Books to Help Children Deal With Death and Divorce
Many families are forced to deal with difficult questions sometimes, including death and divorce. As hard as it can be to deal with these as an adult, children face a set of issues that are unique to them, oftentimes including understanding what happened in the first place and what it means.
Support can come in many forms, but one of my favorite places to help children work through traumatic events is books. There are some excellent books you can read with your children to help answer tough questions and give some great insight into healing through these challenging times.
The following books are great resources for parents who have the tough job of explaining death to a young one.
Lifetimes: The beautiful way to explain death to children — This book describes death of all living things. I especially like it for the death of a pet. The only criticism I have for it is that the author limits a lifespan of humans to 60 to 70 years. Many children may have great grandparents older than this. Some children may get nervous that a grandparent or great grandparent is about to die when that is not the case at all.
I Miss You — This book is more appropriate for helping children deal with the loss of a loved one. I really like how this book explains and normalizes the sometimes strong emotions and feelings that can overwhelm us after losing someone we hold dear. It also opens the door to have a conversation about your family\’s specific cultural or religious beliefs about death.
What Happens When We Die? — Whether dealing with the loss of a pet or a loved one, this book explains death and the afterlife from a Christian perspective. Even if your child is just starting to ask questions about death this book is a great resource to answer those tough questions.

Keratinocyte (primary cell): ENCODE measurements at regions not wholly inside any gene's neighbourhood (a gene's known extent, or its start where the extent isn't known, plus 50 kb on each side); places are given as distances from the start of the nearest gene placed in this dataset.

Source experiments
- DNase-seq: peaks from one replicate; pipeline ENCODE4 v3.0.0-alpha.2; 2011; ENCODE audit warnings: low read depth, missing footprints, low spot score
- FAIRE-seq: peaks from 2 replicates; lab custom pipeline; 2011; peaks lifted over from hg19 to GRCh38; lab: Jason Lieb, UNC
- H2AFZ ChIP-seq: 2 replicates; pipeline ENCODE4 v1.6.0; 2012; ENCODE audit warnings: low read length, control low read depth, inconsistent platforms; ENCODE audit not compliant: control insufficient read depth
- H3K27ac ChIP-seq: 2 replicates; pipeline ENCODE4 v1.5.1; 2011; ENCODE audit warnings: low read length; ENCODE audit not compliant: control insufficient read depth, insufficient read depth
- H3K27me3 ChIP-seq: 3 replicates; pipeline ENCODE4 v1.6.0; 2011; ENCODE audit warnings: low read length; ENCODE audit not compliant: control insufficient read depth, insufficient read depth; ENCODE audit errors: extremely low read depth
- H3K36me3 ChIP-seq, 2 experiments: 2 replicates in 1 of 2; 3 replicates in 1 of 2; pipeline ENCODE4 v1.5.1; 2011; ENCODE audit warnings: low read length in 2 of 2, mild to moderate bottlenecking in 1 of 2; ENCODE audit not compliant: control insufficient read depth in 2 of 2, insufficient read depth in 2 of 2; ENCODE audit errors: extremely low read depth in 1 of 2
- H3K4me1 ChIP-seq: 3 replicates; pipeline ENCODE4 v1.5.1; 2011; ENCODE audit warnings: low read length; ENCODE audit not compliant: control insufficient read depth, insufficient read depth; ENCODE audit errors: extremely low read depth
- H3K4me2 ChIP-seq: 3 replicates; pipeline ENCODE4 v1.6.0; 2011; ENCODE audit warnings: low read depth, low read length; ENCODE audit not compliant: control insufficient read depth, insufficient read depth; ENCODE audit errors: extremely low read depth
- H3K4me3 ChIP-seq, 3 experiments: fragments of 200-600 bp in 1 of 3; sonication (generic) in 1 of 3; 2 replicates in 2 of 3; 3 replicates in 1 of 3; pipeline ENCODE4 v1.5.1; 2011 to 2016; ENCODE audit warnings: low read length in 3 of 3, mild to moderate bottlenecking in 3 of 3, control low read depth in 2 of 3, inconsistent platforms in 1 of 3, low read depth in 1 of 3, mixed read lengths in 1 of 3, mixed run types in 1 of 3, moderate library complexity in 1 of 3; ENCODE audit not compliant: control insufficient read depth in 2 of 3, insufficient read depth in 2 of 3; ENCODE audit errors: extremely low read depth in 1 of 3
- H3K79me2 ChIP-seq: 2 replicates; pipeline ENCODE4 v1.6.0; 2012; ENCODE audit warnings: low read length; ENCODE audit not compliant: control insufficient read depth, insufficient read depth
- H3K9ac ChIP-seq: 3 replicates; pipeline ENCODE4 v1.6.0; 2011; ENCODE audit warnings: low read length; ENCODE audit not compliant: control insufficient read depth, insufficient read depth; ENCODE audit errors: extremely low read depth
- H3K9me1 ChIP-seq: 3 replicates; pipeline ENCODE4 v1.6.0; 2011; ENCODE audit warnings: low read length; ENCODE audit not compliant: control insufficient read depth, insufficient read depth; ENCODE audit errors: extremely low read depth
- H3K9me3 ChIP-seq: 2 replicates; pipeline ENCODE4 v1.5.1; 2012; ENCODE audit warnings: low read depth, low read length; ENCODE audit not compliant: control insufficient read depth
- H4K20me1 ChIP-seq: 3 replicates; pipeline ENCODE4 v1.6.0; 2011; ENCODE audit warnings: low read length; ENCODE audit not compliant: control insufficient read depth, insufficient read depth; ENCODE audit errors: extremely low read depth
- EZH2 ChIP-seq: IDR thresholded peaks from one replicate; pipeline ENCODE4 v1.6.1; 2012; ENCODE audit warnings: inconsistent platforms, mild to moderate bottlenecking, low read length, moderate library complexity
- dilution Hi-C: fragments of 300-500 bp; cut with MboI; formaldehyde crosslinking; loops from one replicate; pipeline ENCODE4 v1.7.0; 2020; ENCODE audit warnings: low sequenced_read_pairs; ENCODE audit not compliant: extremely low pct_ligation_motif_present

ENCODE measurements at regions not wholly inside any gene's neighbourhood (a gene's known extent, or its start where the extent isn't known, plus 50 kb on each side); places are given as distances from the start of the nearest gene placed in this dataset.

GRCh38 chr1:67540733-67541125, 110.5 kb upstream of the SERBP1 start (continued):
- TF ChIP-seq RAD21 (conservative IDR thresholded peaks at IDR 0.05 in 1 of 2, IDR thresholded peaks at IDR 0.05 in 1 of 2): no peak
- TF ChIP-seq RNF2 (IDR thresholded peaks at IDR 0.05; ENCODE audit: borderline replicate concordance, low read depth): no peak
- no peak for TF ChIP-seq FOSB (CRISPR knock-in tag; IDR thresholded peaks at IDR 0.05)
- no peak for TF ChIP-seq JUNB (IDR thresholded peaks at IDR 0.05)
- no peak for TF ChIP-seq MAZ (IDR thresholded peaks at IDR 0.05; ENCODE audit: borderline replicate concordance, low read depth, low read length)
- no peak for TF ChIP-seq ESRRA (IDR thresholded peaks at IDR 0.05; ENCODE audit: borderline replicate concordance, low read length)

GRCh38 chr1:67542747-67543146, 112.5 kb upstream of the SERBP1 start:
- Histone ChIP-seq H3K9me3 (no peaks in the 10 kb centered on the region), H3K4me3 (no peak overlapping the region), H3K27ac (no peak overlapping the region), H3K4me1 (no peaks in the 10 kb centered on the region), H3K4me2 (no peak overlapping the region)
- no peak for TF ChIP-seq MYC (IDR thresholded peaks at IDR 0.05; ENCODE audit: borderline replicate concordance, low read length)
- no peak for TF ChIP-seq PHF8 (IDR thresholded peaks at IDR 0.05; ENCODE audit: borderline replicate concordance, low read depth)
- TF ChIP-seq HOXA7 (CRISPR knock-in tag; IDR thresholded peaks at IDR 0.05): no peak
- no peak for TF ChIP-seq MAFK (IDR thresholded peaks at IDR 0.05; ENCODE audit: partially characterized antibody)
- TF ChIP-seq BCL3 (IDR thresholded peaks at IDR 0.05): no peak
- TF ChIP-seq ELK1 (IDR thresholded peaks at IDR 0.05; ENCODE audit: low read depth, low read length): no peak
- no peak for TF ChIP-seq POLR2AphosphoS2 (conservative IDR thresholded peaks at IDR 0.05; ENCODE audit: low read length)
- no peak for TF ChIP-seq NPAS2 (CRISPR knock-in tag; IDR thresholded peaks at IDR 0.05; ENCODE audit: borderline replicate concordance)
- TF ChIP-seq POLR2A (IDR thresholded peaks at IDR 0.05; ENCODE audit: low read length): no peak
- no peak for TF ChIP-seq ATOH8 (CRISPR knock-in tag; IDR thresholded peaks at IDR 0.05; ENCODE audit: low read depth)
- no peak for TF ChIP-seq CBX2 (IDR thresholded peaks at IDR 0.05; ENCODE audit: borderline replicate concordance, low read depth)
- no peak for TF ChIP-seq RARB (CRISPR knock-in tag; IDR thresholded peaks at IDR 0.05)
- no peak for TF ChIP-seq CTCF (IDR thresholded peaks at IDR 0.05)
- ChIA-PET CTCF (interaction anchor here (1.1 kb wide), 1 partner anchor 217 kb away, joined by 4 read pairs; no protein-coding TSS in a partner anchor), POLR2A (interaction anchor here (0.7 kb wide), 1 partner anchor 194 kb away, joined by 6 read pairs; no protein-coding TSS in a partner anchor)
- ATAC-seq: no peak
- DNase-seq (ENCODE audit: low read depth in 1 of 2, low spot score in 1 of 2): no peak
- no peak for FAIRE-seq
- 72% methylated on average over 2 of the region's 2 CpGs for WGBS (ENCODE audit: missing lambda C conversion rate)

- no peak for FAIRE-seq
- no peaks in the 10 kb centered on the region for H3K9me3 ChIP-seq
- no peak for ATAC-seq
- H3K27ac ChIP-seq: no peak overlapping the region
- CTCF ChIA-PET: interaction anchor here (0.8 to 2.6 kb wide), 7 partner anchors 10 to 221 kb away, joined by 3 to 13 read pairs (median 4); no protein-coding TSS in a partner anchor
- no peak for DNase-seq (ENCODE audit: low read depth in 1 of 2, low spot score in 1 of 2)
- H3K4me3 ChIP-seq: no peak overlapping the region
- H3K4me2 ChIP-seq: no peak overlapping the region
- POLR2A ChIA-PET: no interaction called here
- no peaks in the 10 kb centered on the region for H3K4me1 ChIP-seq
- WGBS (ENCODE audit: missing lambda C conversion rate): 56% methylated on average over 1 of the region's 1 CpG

What About the Kids? Understanding Their Needs in Funeral Planning & Services — From infants and toddlers to teenagers, this book gives excellent ideas on how to involve children in the funeral planning and services. It gives great advice on supporting them before, during, and after the funeral.
If your family is going through or contemplating divorce reading the following books with your children can help them deal with the challenging issues that come with it.
Dinosaurs Divorce — This book covers events from before, during, and after the divorce. There is even a section on “divorce words,\” more applicable for older children. It also talks about having two homes and possibly one day a step-family. I suggest reading just the section that applies to your family’s stage so as to not confuse or overwhelm your child.
Two Homes — Starting with separation and then onto divorce, this book provides a more positive, matter-of-fact description. It emphasizes that, no matter what, there is a lot of love, even if mom and dad no longer live together.
When My Parents Forgot How to be Friends — An unfortunate prelude to divorce can be a lot of arguing between parents. This can be very confusing for a child to witness. This book helps children understand that they are in no way responsible for the fighting or actions of their parents.
My Family’s Changing — From the same author as I Miss You, above, this book helps children deal with the confusing feelings that come when a family breaks up. There are many opportunities for children to talk and express their own feelings and experiences.
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